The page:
CLEVELAND -- Thanks to the new postseason format, there is a day off between Games 4 and 5 of the ALCS, which is convenient. It will allow Boston radio stations ample time to take all the calls from angry Red Sox fans who want manager Terry Francona fired for not starting Josh Beckett in Game 4 on Tuesday night.
Well, probably not all the calls. But if the Red Sox don't come back from a daunting 3-1 deficit to Cleveland, those stations will have all winter to field such calls. Those, along with the requisite calls about oh, how much Boston fans have suffered over the years. After all, has any other team ever gone a long, long time without winning a World Series? (Feel free to jump in on this one, Cleveland fans.)
Should Francona have started Beckett on three days' rest instead of knuckleballer Tim Wakefield? Well, look at it this way. With the obvious exception of Grady Little, managers generally have a better idea than the fans do about what their pitchers are capable of on short rest. Or as Francona said before the game when asked about it, "I can't believe somebody asked me that question."
How long have you been managing in Boston, Tito?
"I think what we considered," he went on, "was trying to put our ballclub in the best position to win the series, and there's a lot of different reasons why we feel like that. Some of it certainly concerns Josh, some of it concerns the guys behind him."
Plus, except for that little home run shower after Cleveland starter Paul Byrd tightened up waiting through Cleveland's seven-run, 12-batter, 35-minute fifth inning ("It's a good problem to have," Byrd said of the long wait), Boston's offense did absolutely nothing in the 7-3 loss, their second consecutive poor showing at the plate. And this time the Red Sox got beat by a pitcher whose old-fashioned delivery is missing only the old one-arm triple windmill.
So even had Beckett pitched a good game -- which is no given on short rest, even with the way he's been throwing -- the Red Sox might very well have lost the game anyway. And in that case, they would be facing elimination without Beckett available, and the same fans undoubtedly would be blasting Francona for panicking and starting him on short rest.
And speaking of those home runs, Manny Ramirez's home plate pose and leap into David Ortiz's arms after his homer made it 7-3 was the equivalent of a linebacker dancing after a sack while trailing by three touchdowns in the fourth quarter. Then again, Manny being Manny, he may not have known what the score was, or for that matter, even that his team was behind. And it still wasn't as inappropriate as the Red Sox blasting Tina Turner's "Simply the Best" at Fenway after Manny broke the "postseason home run record" during the middle of what was at the time a very close Game 2. The baseball gods do not like such in-game celebratory salutes to individuals -- think Dusty Baker handing Russ Ortiz the game ball as a souvenir when he removed him in the 2002 World Series -- and the Red Sox have been outscored 19-5 since then.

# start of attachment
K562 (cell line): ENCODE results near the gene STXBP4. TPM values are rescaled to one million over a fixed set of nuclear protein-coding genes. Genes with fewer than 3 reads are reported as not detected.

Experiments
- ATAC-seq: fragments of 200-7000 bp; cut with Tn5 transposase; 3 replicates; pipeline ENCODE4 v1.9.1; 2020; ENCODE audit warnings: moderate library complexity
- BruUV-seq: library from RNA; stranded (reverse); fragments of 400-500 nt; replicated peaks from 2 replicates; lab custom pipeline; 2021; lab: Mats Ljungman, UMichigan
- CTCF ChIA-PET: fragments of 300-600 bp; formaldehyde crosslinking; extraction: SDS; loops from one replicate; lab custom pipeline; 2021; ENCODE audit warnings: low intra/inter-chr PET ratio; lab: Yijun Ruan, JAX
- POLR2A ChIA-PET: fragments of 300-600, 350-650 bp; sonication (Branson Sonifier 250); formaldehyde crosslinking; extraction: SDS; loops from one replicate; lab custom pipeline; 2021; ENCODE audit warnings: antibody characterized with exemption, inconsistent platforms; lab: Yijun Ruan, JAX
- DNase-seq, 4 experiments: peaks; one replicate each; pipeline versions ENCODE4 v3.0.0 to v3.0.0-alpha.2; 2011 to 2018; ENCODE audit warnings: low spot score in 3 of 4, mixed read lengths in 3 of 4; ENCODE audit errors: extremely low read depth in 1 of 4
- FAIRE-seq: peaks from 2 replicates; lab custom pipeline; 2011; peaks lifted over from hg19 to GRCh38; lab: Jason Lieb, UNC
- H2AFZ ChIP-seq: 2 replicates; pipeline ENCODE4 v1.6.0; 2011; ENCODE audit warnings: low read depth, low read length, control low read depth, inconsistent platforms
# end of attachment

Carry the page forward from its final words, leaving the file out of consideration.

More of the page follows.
Besides, the problem wasn't so much starting Wakefield as taking him out. Wakefield cruised through the first four innings, holding Cleveland to one hit and striking out six (it's safe to say that Travis Hafner is not a big fan of the knuckleball). He gave up a leadoff home run to Casey Blake in the fifth, but he could very easily have gotten out of the inning without any further damage. And he probably should have. With one out and runners at the corners, Asdrubal Cabrera first hit a foul popup that first baseman Kevin Youkilis bobbled and dropped. Given new life, Cabrera hit a ball back to the mound that Wakefield attempted to spear. Instead it glanced off his glove for a run-scoring infield single.
"If I catch that ball, it's a double play," Wakefield said, reasonably assuming he would have been able to double Grady Sizemore off first base. "If I let it go, it's a double-play ball (to Dustin Pedroia). But it was just a ball that wound up extending the inning.
"If I catch that ball, I'm still pitching."
Wakefield struck out Hafner for the second out, then gave up a run-scoring single to Victor Martinez and Francona chose to go to reliever Manny Delcarmen to stop the bleeding. "In a regular season game we would have stayed with him longer," Francona said, "but in a situation we're in, in a playoff game, we want to stop it right there."
Unfortunately for Boston, Delcarmen immediately served up a three-run homer to Jhonny Peralta. That was the killing blow of the game. Not the decision to start Wakefield, nor the several balls that just dropped in for hits.
"Breaks happen," Jason Varitek said. "That's the great thing about the playoffs. What happens today doesn't matter at all the next day."
Exactly. What matters now for the Red Sox is winning Thursday. And they have some things in their favor. First, there is the knowledge from 2004 that teams can and do come back from big deficits. "A lot of the guys have been through this more than once and it does help," Varitek said. More importantly, there is the knowledge that Thursday's starter was the majors' only 20-game winner during the regular season and has allowed only two runs in 15 innings this postseason. Which is good considering none of their other three starters have gotten out of the fifth inning.
Now, if only they can find a bloody stirrup sock and get Cleveland to sign Alex Rodriguez before Game 5, they're in business.
"Hopefully," third baseman Mike Lowell said, "the day off will be the day the good karma goes our way, and we can come play for Game 5."
Oh, and it would also be nice if they stop giving up seven-run innings.
Jim Caple is a senior writer for ESPN.com.